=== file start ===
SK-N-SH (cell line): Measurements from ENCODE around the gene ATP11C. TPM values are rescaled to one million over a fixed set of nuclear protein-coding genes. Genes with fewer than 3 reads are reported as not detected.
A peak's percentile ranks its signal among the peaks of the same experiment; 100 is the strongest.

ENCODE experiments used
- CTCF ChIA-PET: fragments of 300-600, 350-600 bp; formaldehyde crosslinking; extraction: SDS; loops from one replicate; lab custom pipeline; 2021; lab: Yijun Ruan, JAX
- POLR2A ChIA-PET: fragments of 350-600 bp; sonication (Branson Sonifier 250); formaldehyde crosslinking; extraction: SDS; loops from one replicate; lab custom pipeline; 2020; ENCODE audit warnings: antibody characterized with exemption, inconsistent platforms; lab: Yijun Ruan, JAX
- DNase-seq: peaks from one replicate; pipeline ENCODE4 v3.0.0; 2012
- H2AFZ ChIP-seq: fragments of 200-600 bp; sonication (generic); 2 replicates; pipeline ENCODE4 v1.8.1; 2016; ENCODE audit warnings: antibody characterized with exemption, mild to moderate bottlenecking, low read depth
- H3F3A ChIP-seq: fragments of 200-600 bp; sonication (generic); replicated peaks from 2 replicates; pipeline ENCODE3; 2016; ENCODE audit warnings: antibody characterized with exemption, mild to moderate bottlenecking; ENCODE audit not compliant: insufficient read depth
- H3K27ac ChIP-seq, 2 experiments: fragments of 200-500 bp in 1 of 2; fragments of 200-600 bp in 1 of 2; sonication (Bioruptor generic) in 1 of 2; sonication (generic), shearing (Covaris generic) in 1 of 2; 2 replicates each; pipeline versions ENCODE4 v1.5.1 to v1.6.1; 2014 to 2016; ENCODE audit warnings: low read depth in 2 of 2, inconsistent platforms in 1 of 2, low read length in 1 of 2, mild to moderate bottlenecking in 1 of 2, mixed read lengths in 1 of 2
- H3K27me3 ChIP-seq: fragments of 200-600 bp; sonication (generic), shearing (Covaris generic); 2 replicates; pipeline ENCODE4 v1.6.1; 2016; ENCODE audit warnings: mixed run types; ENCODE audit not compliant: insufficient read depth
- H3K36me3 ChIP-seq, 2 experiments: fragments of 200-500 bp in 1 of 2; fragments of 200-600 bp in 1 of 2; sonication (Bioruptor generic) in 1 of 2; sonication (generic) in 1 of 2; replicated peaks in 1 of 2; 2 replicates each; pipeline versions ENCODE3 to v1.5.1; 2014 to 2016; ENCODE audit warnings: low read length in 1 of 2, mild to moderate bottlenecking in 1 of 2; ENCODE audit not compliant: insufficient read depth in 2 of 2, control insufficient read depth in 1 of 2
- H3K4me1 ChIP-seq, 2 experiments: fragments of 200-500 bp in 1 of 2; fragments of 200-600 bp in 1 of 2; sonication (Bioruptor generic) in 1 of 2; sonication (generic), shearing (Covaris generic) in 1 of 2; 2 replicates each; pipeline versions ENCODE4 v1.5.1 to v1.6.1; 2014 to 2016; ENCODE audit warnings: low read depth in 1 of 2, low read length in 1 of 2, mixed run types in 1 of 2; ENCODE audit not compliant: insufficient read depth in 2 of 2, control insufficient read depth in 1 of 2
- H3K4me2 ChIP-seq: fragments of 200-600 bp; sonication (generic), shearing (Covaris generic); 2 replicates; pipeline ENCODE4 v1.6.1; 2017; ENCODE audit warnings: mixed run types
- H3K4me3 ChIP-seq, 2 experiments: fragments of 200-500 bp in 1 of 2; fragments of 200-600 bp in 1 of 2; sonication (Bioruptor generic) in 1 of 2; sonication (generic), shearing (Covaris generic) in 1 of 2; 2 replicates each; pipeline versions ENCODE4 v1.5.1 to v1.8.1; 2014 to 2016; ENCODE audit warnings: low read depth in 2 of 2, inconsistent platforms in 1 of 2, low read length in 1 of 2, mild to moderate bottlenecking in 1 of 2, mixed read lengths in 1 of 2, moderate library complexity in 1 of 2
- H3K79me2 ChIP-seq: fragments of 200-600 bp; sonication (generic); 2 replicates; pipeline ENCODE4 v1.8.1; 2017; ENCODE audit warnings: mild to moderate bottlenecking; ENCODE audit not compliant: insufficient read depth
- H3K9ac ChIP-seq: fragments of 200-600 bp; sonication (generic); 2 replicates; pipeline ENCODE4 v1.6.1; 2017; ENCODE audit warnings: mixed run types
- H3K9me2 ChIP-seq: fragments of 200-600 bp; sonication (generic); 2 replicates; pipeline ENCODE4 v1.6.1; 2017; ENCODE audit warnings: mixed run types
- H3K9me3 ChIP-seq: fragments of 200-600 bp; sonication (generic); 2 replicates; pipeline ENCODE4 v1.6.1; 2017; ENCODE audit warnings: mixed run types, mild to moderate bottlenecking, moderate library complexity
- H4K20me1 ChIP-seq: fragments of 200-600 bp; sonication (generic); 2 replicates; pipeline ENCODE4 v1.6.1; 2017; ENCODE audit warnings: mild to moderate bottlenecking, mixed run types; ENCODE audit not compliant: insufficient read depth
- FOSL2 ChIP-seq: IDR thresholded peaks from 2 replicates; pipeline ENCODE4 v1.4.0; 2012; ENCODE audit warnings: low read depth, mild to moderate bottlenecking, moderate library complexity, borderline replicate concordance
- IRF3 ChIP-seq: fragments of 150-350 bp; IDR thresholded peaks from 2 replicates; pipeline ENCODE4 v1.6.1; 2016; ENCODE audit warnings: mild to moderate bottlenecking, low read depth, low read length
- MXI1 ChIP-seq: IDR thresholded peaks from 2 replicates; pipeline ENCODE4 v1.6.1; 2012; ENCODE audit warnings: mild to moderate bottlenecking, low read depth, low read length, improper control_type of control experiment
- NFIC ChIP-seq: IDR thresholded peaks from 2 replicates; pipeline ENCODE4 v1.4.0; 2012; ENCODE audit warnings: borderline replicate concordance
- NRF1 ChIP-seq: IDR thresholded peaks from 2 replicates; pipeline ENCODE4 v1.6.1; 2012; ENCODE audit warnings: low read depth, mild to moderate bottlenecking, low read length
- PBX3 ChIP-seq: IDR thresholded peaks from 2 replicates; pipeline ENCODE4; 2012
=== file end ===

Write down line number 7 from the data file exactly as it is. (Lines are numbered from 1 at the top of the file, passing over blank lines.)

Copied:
- H2AFZ ChIP-seq: fragments of 200-600 bp; sonication (generic); 2 replicates; pipeline ENCODE4 v1.8.1; 2016; ENCODE audit warnings: antibody characterized with exemption, mild to moderate bottlenecking, low read depth